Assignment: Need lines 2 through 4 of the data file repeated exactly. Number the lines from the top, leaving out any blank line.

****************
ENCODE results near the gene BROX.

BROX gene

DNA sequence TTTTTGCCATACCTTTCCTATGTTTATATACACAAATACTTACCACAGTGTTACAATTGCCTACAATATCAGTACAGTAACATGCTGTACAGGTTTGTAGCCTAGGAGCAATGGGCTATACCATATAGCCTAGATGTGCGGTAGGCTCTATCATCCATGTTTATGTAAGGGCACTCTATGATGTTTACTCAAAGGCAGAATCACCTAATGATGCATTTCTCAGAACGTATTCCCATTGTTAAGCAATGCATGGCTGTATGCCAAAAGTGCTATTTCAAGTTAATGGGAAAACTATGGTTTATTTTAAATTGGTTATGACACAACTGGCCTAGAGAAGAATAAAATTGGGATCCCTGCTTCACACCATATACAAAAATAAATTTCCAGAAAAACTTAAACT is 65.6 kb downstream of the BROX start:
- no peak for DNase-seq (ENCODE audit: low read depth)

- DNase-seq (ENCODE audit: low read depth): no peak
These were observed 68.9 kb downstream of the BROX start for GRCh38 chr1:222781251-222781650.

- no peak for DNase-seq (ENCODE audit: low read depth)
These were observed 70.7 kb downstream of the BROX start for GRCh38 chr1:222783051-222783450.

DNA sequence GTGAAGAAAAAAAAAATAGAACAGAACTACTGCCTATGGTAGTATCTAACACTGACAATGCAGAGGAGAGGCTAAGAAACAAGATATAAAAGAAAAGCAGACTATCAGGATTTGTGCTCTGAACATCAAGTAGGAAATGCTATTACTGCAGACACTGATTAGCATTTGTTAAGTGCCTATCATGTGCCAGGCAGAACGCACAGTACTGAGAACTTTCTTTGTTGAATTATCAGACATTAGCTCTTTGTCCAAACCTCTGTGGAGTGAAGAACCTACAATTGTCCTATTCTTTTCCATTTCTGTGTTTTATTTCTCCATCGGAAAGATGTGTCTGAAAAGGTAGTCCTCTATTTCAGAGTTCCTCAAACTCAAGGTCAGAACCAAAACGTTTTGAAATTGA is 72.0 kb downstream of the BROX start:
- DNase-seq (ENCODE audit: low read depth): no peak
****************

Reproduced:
BROX gene

DNA sequence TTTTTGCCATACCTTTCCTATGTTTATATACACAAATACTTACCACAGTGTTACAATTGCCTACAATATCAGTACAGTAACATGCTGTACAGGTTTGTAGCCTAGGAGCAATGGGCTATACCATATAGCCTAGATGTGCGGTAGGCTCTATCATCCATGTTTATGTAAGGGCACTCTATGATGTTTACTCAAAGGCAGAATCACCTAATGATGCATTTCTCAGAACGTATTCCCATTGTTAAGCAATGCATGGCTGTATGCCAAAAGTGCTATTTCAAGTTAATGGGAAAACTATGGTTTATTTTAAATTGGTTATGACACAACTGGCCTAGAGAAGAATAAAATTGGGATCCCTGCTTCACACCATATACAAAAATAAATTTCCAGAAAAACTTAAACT is 65.6 kb downstream of the BROX start:
- no peak for DNase-seq (ENCODE audit: low read depth)